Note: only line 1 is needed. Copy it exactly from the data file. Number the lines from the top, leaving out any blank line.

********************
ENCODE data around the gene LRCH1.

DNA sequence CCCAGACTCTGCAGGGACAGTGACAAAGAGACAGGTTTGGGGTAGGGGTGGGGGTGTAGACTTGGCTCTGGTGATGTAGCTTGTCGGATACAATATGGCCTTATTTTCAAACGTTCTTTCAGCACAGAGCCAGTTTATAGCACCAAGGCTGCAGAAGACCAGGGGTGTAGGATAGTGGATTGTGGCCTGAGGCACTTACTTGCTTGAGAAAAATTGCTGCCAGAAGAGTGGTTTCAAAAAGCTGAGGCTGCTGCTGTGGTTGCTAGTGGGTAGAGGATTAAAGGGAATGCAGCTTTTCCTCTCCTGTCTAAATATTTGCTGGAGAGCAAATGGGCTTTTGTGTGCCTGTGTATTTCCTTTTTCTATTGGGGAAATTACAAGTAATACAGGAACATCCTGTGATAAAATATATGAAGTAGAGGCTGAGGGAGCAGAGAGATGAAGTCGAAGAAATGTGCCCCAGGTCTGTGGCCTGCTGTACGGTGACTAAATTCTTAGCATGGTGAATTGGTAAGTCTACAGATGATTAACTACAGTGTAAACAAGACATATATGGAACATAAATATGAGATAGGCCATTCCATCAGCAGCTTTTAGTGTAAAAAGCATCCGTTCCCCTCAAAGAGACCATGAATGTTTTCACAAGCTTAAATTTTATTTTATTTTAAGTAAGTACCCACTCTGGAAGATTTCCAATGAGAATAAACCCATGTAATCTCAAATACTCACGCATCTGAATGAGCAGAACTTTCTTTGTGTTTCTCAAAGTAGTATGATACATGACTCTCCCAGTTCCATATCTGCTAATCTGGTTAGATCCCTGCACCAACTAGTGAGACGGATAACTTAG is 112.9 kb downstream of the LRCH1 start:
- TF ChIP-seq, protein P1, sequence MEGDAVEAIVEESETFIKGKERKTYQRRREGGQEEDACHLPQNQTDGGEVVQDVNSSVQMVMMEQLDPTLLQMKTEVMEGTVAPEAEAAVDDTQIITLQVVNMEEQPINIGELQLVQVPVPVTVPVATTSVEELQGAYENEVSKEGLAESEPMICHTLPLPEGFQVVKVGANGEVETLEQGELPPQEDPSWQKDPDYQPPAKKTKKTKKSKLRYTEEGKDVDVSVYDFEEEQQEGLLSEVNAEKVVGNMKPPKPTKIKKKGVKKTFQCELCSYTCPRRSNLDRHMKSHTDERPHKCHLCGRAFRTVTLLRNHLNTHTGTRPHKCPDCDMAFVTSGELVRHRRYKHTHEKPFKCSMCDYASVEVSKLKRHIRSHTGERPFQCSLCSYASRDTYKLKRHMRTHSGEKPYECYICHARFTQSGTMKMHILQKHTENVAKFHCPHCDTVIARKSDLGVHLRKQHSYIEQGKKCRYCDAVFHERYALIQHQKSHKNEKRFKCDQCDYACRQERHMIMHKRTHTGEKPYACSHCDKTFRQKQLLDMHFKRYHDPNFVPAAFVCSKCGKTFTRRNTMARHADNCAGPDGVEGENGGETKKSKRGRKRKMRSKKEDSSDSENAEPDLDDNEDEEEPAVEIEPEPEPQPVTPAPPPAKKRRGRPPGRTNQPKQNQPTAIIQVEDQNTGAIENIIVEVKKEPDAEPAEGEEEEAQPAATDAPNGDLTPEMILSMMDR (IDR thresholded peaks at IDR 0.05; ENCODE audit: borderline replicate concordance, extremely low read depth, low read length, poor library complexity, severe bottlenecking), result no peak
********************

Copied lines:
ENCODE data around the gene LRCH1.